Tinnitus refers to a ringing, humming or throbbing feeling in one or both ears, typically due to damage to the tiny hairs in the inner ear. The symptoms of tinnitus can be debilitating and affect every aspect of your life, including your ability to work and social relations.
Tinnitus affects at least 13% of the UK population, and the number of people affected by the condition is estimated to increase by more than 550,000 over the next decade. It is not always clear what causes tinnitus, but it is often linked to prolonged exposure to excessive noise at work.
Other causes of tinnitus include ear infections, diabetes, car accidents and taking certain medicines, such as antibiotics and aspirin. If another person caused you to develop the condition due to negligence, you might be entitled to make a tinnitus claim.
The compensation for tinnitus covers the physical and mental suffering caused by the condition, as well as any financial costs you have incurred. If you have valid grounds to take legal action, your solicitor will likely offer you a no win no fee service.
Do I have a valid tinnitus claim?
A free consultation with a personal injury lawyer is the easiest way to determine if you can take legal action. Nonetheless, if you have developed tinnitus without being at fault, you should be able to make a tinnitus compensation claim.
As a general rule, it is usually possible to claim compensation if:
- You were diagnosed with tinnitus in the last three years
- Another person, such as your employer or a healthcare professional, owed you a duty of care
- They breached their duty by acting negligently
- You suffered ear damage that led to tinnitus as a result of this negligence
Depending on the type of negligence that caused you to develop tinnitus, your solicitor will help you gather evidence to support your claim, which could include:
- Medical evidence, such as notes from your GP or a hearing specialist;
- A professional diagnosis of depression, anxiety or another psychological disorder caused by your condition;
- Accident report forms if you developed tinnitus due to an accident in a public place;
- Police reports, if your symptoms are due to a violent crime;
- Videos or audio recordings of your working environment to prove the level of volume you were exposed to;
- Information about your work tasks, the type of machinery you are operating at work, the training and equipment you received to protect yourself from noise damage;
- Witness statements from co-workers regarding the workplace conditions;
- Your notes and statements from family and friends about how tinnitus affected your life;
- CCTV or dash cam footage if you suffered tinnitus in a road traffic accident.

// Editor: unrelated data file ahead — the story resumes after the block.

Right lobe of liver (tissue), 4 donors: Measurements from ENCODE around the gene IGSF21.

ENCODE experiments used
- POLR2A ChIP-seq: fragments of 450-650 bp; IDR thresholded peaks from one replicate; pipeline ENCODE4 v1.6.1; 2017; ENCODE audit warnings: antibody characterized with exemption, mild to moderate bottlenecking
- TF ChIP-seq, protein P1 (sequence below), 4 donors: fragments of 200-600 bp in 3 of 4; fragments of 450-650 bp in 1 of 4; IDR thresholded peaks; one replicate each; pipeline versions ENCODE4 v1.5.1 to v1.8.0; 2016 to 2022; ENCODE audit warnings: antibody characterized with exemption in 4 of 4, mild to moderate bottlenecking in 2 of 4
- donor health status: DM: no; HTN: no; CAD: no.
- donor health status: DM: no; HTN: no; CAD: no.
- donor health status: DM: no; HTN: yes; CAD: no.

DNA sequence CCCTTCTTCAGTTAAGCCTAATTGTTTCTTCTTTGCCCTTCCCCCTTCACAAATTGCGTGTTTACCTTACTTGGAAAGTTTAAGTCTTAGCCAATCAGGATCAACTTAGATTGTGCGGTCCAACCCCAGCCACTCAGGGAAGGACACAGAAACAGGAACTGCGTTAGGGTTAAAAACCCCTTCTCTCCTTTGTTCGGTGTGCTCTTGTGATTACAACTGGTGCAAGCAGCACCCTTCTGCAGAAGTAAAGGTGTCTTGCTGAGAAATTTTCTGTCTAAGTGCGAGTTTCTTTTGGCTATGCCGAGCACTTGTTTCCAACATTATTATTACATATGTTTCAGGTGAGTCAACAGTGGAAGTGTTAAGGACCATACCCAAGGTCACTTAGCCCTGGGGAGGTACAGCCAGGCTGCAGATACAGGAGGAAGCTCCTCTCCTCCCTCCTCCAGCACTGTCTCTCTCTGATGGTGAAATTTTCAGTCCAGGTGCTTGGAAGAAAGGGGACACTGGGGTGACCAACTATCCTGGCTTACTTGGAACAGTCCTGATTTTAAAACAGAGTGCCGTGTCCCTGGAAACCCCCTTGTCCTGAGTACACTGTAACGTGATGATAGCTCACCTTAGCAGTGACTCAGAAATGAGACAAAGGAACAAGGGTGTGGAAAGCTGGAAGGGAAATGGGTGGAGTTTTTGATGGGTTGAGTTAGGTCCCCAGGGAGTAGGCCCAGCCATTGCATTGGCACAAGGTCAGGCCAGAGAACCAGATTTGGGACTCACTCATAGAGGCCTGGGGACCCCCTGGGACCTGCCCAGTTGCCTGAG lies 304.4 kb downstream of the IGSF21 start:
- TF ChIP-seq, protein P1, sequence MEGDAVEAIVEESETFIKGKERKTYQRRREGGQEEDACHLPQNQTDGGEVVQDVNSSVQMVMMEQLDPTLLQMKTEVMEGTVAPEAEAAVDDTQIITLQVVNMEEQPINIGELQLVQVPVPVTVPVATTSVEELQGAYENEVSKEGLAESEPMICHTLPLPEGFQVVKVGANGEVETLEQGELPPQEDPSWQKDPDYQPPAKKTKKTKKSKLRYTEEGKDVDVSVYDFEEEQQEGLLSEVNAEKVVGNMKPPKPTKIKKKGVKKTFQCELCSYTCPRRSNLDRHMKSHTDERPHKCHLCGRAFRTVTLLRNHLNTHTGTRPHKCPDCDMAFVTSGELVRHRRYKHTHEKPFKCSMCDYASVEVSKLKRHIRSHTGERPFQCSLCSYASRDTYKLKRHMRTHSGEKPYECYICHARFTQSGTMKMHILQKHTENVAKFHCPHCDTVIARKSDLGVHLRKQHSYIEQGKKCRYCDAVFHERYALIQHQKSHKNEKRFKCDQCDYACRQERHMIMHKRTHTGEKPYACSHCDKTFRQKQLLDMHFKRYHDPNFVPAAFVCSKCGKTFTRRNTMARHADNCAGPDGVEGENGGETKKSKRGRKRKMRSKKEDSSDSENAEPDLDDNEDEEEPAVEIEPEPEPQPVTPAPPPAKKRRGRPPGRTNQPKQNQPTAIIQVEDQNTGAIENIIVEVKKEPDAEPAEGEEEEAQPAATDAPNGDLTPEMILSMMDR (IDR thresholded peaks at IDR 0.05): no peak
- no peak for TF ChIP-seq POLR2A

For a free consultation with a legal adviser, call 0800 678 1410 or fill out our simple online claim form. They can let you know if you may be eligible to make a tinnitus compensation claim and can answer any questions you may have.
What is tinnitus?
Tinnitus is a term that describes the sensation of hearing ringing, buzzing, hissing or other sounds in either one or both ears. For some people, the noise is continuous, but it can be intermittent for others and can vary in loudness.
Tinnitus often worsens when the background noise is low, such as when trying to fall asleep in a quiet room. This can be quite frustrating, painful and irritating, and can make it hard to carry out daily tasks at work or in your personal life.
Although it is not life-threatening, tinnitus can affect the victim’s quality of life and lead to stress, anxiety, depression and other complications, including:
- Sleep disturbances
- Trouble concentrating
- Memory problems
In many cases, the condition cannot be prevented, but there are precautions you can take to avoid certain types of tinnitus:
- Use hearing protection if you are a musician or work in a loud environment. If your employer has failed to provide proper protective equipment and you suffer ear damage, you may be able to make a tinnitus claim.
- Take care of your cardiovascular health to keep your blood vessels healthy and prevent tinnitus linked to diabetes, high blood pressure and obesity.
- Limit the intake of alcohol, caffeine and nicotine, as they can affect blood flow and contribute to the condition.
If the cause of your condition is unknown or cannot be treated, there are several treatments available to reduce symptoms, such as:
- Hearing aids make the sounds you need to hear louder and the tinnitus harder to notice;
- Sound maskers, which you wear in or behind the ear and provide low-level white noise to help block out the ringing;
- Relaxation techniques such as exercise and deep breathing to ease your worries and reduce symptoms;
- Medicines, including certain hormones, topical anaesthetics and antianxiety drugs show promise in treating the condition;
- Acoustic neural stimulation delivers a broadband acoustic signal that helps change neural circuits in the brain to desensitise you to the tinnitus;
- Counselling can help you understand how tinnitus works and help you learn how to live with it.
What causes tinnitus?
Tinnitus is not a disease but a symptom that something is wrong in the auditory system, whether the ear, the auditory nerve or the brain part that processes sound. The most common cause of tinnitus is prolonged exposure to loud noises, typically in the workplace.